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 Death and Dying in American Culture 



Dr. Katja Schmieder, Leipzig University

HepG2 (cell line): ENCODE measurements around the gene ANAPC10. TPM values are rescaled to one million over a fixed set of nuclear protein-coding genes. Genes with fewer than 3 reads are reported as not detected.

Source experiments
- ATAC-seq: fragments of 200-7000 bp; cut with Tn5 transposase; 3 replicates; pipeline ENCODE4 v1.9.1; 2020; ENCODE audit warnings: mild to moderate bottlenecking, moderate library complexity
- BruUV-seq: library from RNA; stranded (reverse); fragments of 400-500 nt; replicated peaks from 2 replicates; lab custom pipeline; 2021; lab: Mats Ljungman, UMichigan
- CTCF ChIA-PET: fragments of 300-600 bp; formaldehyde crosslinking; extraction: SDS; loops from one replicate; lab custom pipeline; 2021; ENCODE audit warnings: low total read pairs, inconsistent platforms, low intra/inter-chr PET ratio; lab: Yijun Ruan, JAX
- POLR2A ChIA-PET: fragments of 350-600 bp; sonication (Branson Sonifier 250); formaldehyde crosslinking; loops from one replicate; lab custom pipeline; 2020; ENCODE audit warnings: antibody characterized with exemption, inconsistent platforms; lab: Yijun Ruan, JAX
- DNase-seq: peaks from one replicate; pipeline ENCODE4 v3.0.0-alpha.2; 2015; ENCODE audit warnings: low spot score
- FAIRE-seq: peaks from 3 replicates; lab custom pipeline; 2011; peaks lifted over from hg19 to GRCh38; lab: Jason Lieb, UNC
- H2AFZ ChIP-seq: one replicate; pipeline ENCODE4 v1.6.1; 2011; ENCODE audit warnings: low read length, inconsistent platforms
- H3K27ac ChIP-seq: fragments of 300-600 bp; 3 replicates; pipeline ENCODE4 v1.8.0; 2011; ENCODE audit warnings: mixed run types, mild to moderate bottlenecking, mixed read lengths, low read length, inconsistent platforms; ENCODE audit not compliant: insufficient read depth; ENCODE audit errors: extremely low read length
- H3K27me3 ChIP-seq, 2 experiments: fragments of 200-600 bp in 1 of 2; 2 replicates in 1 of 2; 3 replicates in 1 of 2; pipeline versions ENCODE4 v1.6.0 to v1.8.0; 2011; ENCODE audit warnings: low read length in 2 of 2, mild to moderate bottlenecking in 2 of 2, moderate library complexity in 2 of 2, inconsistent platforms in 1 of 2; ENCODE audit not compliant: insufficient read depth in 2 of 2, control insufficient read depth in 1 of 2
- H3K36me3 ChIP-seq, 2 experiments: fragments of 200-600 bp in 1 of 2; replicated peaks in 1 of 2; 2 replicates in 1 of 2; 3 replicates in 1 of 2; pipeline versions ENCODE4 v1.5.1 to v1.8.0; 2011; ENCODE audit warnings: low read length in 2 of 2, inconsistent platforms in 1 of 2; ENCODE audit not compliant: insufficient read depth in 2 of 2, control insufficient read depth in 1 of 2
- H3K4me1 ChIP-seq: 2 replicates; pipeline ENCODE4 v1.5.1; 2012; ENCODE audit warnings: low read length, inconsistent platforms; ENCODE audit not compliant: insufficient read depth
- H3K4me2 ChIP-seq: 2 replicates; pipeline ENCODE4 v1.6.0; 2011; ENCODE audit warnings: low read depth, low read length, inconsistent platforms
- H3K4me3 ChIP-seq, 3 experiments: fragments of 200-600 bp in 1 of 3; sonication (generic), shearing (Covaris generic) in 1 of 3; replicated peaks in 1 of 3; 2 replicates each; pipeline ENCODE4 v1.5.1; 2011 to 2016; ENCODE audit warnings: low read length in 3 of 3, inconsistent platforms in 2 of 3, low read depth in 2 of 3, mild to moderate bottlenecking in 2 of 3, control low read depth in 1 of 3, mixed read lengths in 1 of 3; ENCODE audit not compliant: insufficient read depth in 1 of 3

The undying fascination with fictional representations of death has its most potent beginning with the writings of Edgar Allan Poe. In "The Philosophy of Composition" he famously linked death with beauty and poesy, but his stories more often develop this topic in a context of morbidity. This is exactly what I am interested in, and I argue that the portrayal of the unnatural and macabre aspects of death rank high among the many achievements of Poe. Today's popular novels and movies about deranged serial killers, dissected bodies, and scientific detection owe their existence to stories like "The Murders in the Rue Morgue," and this workshop seeks to identify and explore the different ways in which fictions on death and morbidity work to scare us “and why we still love to read and watch them."


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